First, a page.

Ethical aspects arising from hegemony relate strongly to the fact that personal moral ambitions may conflict with impartiality and that insisting on the latter in the face of such conflicts may threaten integrity. Markovits (2010) noted that the hegemonic view of impartiality insists that personal moral ambitions and the ideal of integrity that frames them are categorically less substantial than impartial values.

In addressing collective and discursive structuring of ethical issues related to hegemony, individual hegemonic men need to be held accountable for gendered inequalities and privileges. Flood (2007) says that to address those issues there should be efforts to deconstruct hegemonic masculine identities and reconstruct identities that socially and environmentally require expressions of kindness and love even towards the most brazen of foes. This strategy helps to avoid ongoing conflict between hegemonic and dissenting individuals within social and environmental discourses (Flood, 2007).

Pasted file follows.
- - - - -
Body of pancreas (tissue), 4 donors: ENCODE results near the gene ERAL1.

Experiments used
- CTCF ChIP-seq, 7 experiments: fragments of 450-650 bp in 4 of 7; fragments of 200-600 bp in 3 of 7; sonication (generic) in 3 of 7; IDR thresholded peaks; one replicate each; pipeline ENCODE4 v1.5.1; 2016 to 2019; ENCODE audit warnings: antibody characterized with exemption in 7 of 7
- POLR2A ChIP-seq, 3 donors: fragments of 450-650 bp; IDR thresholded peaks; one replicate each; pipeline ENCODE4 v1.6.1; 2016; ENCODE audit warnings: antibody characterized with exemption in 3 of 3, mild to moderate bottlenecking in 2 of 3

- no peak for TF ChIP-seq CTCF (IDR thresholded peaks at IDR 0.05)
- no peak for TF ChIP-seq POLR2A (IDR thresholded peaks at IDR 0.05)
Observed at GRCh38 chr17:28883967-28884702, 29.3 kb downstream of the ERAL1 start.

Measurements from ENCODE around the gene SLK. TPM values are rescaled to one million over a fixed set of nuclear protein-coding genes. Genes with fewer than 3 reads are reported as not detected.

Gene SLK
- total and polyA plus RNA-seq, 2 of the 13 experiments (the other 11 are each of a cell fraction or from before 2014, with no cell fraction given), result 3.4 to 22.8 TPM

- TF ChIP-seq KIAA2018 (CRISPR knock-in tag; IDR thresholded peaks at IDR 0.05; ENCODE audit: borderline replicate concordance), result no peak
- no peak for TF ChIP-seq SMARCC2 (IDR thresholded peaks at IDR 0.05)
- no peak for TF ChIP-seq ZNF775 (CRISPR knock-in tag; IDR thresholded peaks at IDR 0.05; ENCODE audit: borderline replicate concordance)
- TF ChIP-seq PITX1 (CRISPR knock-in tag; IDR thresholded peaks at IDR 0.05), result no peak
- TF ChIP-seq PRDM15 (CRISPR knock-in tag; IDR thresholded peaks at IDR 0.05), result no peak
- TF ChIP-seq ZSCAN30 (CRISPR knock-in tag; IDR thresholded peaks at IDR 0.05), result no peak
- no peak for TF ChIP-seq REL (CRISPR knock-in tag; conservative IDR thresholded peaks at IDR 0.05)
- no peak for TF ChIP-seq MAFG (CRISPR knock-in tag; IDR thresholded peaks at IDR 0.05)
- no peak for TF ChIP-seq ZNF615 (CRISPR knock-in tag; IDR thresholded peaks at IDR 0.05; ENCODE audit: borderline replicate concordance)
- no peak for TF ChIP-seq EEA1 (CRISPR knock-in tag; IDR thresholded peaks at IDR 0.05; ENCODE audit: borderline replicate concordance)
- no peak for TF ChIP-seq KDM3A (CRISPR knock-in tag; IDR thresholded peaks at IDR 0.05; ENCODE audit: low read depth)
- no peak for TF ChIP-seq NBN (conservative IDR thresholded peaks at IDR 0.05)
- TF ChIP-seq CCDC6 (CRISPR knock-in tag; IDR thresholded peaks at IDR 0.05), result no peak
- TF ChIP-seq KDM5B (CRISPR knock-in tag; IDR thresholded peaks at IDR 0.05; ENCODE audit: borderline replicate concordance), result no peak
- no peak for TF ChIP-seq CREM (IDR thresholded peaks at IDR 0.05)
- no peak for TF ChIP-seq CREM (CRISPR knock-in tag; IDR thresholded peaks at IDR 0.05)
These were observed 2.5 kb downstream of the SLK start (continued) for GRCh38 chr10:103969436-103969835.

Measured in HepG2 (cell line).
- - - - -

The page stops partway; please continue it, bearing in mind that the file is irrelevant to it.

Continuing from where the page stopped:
Addressing ethical issues in hegemony in practical terms requires a softening of boundaries between the conceptual frameworks within masculinities and environmental discourses. Flood (2007) says that “beyond gendered social divisions and power differentials dwells a dominion free and inclusive concept of fairness and respect, where the oppression of women and nature is eliminated” (p. 165). It is important to note that differences in power relations between the masculinities and feminist discourses make it impossible to replicate ecological feminism when attempting to ecologies the masculinities discourse (Flood, 2007).   

When addressing ethical issues related to hegemony, individuals should go beyond gendered identities in colleges, schools and other organizations as well, and enable the hearts of both men and women to grow full with desire and in so doing re-enters to the enchantment of the self. Flood (2007) further argues that “to eliminate negative ethical issues associated with hegemony it requires the acceptance of conceptual differences throughout the discourses” (p. 166).    

The Negative Effects of Hegemony on Teacher Effectiveness and Mitigation Methods